Bill Ottman, Founder and CEO of Minds, discusses how decentralized social media platforms may be the response to privacy concerns surrounding big platforms like Facebook, Twitter, and YouTube. We talk about Minds’ peer-to-peer cryptocurrency model, how blockchain technology is used on the platform, and online censorship.
Ray Serrato, Social Media Analyst at the United Nations Commission on Human Rights, discusses how social media data is used in the context of human rights violations. Ray breaks down the attacks against the Rohingya minority in Myanmar, and we discuss the role of social media in these attacks. Lastly, we talk about what the closing down of social media APIs means for future human rights work.
Ruurd Oosterwoud, co-founder of DROG, guests to discuss inoculation techniques against disinformation on social media platforms. Ruurd shares the several initiatives DROG has been working on to educate the public about fake news and disinformation: the Bad News Game, student workshops to increase media literacy, and a one day event to create the “biggest Dutch troll army” ahead of the 2019 European Parliament elections.
Bruce Schneier, Chief Technology Officer at IBM Resilient, guests to discuss his new book, Click Here to Kill Everybody: Security and Survival in a Hyper-connected World. We discuss how the Internet of Things (IoT) opens up new possibilities for catastrophes, how social media companies and governments follow a model of surveillance capitalism, and how the Internet can be made more secure moving forward.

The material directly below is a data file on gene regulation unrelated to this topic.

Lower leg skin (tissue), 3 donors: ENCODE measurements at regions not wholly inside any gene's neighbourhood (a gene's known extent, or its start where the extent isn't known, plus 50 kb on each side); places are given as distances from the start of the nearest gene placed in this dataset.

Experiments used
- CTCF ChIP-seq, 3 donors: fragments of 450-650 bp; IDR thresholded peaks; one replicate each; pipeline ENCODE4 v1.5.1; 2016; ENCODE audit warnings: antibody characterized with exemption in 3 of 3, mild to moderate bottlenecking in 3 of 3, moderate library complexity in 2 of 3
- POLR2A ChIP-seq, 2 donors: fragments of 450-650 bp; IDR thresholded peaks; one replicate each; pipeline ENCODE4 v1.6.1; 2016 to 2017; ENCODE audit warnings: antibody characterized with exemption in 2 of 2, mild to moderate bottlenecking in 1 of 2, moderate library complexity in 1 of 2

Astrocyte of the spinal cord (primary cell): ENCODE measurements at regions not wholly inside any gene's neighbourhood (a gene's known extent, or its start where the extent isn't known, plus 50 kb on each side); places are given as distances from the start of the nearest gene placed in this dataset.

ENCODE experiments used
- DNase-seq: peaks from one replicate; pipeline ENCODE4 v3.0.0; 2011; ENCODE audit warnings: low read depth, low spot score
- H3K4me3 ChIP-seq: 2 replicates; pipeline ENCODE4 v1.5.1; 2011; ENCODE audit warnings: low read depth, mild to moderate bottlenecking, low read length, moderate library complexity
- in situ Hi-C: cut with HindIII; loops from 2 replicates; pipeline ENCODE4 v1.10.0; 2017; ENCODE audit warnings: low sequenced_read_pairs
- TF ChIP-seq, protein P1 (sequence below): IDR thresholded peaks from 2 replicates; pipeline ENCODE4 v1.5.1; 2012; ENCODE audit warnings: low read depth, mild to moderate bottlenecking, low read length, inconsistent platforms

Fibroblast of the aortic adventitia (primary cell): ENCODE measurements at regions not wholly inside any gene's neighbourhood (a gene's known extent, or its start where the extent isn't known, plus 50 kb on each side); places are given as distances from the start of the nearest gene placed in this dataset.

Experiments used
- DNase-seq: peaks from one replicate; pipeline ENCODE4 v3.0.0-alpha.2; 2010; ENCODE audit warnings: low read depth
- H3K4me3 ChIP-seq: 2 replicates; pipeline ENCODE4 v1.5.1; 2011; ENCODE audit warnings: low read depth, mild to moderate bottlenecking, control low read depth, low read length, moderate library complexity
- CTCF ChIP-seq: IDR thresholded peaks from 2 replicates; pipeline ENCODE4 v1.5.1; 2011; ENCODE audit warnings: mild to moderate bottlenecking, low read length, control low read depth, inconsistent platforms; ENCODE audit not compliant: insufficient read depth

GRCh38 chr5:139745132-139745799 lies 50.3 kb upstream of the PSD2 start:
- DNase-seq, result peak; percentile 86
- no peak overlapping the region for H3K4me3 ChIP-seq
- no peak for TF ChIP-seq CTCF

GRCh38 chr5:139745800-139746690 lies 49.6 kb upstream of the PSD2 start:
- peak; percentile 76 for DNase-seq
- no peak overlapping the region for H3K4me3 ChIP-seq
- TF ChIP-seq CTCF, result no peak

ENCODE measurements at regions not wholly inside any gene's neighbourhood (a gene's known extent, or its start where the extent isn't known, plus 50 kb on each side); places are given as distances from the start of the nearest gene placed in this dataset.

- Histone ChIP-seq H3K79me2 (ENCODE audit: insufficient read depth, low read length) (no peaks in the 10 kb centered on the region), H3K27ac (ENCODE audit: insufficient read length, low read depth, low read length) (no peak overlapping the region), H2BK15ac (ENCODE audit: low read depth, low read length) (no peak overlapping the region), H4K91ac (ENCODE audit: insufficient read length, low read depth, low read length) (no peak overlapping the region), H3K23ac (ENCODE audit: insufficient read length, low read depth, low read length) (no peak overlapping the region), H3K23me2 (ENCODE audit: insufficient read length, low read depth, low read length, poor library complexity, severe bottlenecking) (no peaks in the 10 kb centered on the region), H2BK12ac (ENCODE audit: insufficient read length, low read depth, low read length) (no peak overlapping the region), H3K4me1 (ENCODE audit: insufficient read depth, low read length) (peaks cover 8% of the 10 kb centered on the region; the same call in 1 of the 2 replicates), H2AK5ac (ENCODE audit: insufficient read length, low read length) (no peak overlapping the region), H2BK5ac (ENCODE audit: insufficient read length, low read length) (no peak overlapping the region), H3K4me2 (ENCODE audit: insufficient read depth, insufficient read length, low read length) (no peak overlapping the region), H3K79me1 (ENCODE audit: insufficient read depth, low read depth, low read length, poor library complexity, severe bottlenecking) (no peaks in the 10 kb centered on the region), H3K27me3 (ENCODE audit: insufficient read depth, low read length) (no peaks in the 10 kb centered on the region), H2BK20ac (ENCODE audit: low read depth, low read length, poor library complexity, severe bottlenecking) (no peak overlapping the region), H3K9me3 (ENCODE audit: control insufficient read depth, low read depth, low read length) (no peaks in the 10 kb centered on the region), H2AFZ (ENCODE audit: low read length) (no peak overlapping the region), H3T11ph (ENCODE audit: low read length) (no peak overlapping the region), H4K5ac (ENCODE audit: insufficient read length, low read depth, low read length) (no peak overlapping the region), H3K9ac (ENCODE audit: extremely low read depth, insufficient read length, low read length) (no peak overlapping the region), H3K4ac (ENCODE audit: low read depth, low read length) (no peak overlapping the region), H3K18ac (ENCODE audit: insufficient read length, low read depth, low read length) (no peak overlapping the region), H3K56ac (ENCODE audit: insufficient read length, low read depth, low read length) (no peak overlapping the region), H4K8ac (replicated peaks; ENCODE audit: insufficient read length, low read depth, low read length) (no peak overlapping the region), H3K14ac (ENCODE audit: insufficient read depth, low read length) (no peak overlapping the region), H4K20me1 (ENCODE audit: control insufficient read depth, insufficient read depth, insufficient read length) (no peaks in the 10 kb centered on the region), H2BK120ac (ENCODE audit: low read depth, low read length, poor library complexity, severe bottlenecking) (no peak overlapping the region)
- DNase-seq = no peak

Søren Pedersen, a Danish software developer working for Extra Bladet, joins the podcast to discuss his project uspolads.com. Søren used web scraping technology to build a website that presents data from the Facebook political ad archive ahead of the 2018 US midterm elections. We talk about Søren’s motivations in building uspolads, as well as discuss some his previous work using Facebook and Twitter data to reveal insights about politics and tech addiction.
Click here to check out the official Facebook Ad Archive.
Matt Schruers, Vice President of Law and Policy at the Computer and Communications Industry Association (CCIA), discusses the work that CCIA does as a link between the tech industry and legislators. The CCIA represents the interests of large tech firms such as Amazon, Google, Facebook, and Netflix. We chat about the tech industry’s position on GDPR, ePrivacy, and other regulations; the role of competition in tech; and how regulation might affect the Internet of Things.
Ciphas, an anonymous web blogger who writes about the dark web, joins the podcast to discuss what types of social networks are on the dark web. We discuss what type of social media are on the Tor browser, as well as why they might not be as popular as social networks on the clearnet. We also share experiences about being on the dark web, as well as where political discussions might be taking place.
Kenneth Hampton, former Chief of Police in Tchula, Mississippi, joins the podcast to discuss his style of law enforcement, which draws heavily on the use of Facebook. Kenneth discusses how he’s used Facebook successfully to curb crime, the controversy he faced surrounding his social media use, and how important his Facebook community is to his job.
The article from the Guardian featured in the intro can be found here.
Karolina Dam, founder of the NGO Sons and Daughters of the World, joins the podcast this week to tell the story of her son, Lukas. Lukas is a Danish citizen who became radicalized in Copenhagen, fled to Syria, and joined ISIS. We discuss how Facebook groups are used to recruit potential terrorists, the role that social media can play in deradicalization, and the types of communication that take place between a foreign fighter and his mother.